Supporting this “new look” amphibious force is a $7–10 billion investment supporting infrastructure and new littoral manoeuvre vessels and $5–$7 billion in related facilities to be distributed across the three units based in South East Queensland, northern Queensland, and Darwin.

Army‘s major land vehicle acquisition programs, namely the Boxer Combat Reconnaissance Vehicles, Redback Infantry Fighting Vehicles, and Abrams Main Battle Tanks – along with the Hawkei, Bushmaster, and heavy support trucks – will continue as planned. As will the acquisition of the Army‘s Huntsman self-propelled howitzers and the supporting armoured ammunition resupply vehicles.

Additional investment will also emphasise “low‑cost and expendable small uncrewed aerial systems for the amphibious capable land force”, while Army will continue to explore and experiment with the utility of integrating uncrewed ground vehicles into the order of battle to enhance the lethality and survivability of the land force.

Army‘s battlefield aviation plans will continue as planned, with an investment of $9–10 billion which will see the planned replacement of the MRH-90 Taipan fleet with UH-60M Black Hawk helicopters and supporting infrastructure, along with the planned acquisition of 29 AH-64E Apache attack helicopters expected to enter service from 2026.

Finally, Army will also continue to invest in the fleet of CH-47F Chinook heavy lift helicopters, with an as yet, undetermined expansion planned as articulated in the Integrated Investment Program, which stated, “Expanding the fleet of Defence’s largest helicopter will strengthen Army’s airlift capability and increase its ability to support operations.”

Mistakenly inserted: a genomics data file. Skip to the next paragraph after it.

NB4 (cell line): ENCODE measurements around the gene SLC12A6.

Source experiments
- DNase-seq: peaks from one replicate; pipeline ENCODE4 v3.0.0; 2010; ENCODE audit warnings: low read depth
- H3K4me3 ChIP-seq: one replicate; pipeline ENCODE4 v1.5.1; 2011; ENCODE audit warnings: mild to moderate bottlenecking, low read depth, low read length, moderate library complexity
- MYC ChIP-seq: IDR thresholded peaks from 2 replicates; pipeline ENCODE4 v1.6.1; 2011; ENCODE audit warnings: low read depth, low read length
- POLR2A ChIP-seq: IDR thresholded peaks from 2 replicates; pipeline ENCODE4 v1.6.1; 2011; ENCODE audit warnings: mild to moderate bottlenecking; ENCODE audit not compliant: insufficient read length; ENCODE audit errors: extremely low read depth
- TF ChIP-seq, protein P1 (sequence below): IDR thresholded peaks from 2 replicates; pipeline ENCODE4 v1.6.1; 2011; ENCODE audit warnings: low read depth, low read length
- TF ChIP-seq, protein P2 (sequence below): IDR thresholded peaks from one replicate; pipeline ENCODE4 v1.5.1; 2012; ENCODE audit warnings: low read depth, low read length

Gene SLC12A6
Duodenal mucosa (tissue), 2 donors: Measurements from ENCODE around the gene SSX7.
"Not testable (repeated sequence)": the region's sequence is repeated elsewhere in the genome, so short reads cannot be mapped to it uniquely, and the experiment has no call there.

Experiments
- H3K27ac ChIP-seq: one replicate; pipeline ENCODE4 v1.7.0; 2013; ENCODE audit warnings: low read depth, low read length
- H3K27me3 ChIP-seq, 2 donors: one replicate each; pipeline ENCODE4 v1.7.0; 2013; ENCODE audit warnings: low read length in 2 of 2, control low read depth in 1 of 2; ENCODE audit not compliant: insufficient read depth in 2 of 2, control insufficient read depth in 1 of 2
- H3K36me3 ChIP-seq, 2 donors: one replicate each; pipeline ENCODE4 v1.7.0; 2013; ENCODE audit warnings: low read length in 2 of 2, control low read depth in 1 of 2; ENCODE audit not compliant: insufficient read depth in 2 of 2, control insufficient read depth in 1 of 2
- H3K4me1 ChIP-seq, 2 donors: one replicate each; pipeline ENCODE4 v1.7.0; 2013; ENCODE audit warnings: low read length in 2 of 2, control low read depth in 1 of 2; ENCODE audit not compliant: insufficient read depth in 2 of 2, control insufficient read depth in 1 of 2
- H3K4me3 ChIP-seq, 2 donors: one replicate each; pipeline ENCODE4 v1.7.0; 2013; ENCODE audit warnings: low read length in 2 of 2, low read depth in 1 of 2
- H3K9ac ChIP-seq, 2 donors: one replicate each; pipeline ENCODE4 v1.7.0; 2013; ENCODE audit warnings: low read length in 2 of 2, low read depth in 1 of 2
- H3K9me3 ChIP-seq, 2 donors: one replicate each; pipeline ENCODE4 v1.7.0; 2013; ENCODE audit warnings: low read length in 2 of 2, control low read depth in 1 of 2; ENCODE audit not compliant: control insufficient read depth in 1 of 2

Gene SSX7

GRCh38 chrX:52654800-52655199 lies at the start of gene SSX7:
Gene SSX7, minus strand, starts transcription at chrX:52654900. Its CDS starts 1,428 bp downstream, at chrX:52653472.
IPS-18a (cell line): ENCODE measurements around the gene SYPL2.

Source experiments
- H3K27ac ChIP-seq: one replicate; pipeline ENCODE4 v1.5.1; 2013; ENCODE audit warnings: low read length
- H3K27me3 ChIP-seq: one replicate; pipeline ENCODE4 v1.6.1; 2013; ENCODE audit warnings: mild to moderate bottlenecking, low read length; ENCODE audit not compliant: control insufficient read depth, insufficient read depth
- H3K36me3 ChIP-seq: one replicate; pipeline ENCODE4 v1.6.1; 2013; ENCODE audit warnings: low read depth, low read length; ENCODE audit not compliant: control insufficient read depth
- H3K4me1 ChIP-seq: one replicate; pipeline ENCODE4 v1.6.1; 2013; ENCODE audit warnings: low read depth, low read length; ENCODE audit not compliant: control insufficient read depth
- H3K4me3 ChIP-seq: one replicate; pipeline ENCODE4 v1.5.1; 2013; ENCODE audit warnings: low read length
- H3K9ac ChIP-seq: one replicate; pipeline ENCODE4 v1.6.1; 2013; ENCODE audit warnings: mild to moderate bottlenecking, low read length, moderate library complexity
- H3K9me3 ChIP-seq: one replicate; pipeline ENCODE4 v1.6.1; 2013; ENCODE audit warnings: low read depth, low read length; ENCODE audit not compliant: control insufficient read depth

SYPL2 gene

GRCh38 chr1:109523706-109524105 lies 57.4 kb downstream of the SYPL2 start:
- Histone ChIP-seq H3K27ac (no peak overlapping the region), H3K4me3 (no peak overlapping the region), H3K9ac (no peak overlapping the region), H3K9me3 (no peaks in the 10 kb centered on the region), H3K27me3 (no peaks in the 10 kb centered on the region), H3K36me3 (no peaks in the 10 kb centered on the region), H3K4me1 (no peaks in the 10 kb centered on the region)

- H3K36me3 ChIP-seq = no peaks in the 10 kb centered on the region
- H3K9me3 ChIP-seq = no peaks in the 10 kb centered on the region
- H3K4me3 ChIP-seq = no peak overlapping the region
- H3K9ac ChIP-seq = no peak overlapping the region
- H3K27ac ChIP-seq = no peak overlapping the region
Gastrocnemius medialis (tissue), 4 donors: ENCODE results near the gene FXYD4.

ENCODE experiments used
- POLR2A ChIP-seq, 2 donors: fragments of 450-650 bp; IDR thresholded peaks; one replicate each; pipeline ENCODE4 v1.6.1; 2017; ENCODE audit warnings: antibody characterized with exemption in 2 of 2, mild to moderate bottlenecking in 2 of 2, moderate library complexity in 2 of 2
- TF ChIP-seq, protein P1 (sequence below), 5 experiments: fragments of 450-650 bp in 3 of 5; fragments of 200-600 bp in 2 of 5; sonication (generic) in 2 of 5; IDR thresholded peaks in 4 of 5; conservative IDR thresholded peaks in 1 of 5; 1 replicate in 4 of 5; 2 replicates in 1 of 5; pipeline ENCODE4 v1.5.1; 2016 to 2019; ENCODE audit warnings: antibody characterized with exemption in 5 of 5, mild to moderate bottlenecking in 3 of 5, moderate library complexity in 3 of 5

Air Force force structure implications

Air Force will also undergo significant investment over the next decade, with $28–33 billion in capability investments expected to transform the Air Force into an “expeditionary” focused force, capable of delivering decisive combat air power across the region in support of the “integrated, focused force”.

At the core of this, $11 billion will be committed to Australia‘s air mobility capability, which will see Australia‘s current fleet of 12 C-130J Hercules aircraft replaced with a “new and expanded fleet” of C-130-30J. In support, Air Force will ensure that the C‑17A Globemaster III and KC‑30A multi‑role tanker transport aircraft fleets can continue to support the rapid deployment of personnel and equipment through the 2030s, as part of the “air mobility capability assurance program”.

Air Force‘s aerial intelligence, surveillance, and reconnaissance fleet will also see an investment of $4 billion to enhance the existing capabilities, including the fleet of P-8A Poseidon aircraft maintaining commonality with the US Navy, with the approved four MQ-4C Triton and planned MC-55A Peregrine fleet acquisition continuing as planned.

Between $10 and $12 billion is slated to be invested in Australia‘s air combat capability centred around the fleet of 72 F-35A Joint Strike Fighters, 12 F/A-18E/F Super Hornets and 12 EA-18G Growler aircraft to upgrade the fleet in order to “mitigate advanced threats and maintain interoperability with partners and allies across the region”.

These investments are designed to “increase their lethality and survivability against air, land, and maritime threats at extended ranges, operating alongside electronic warfare systems”. In addition, the respective combat aircraft are slated to receive the “integration of long‑range strike munitions such as the Long Range Anti‑Ship Missile and potentially the Joint Strike Missile”.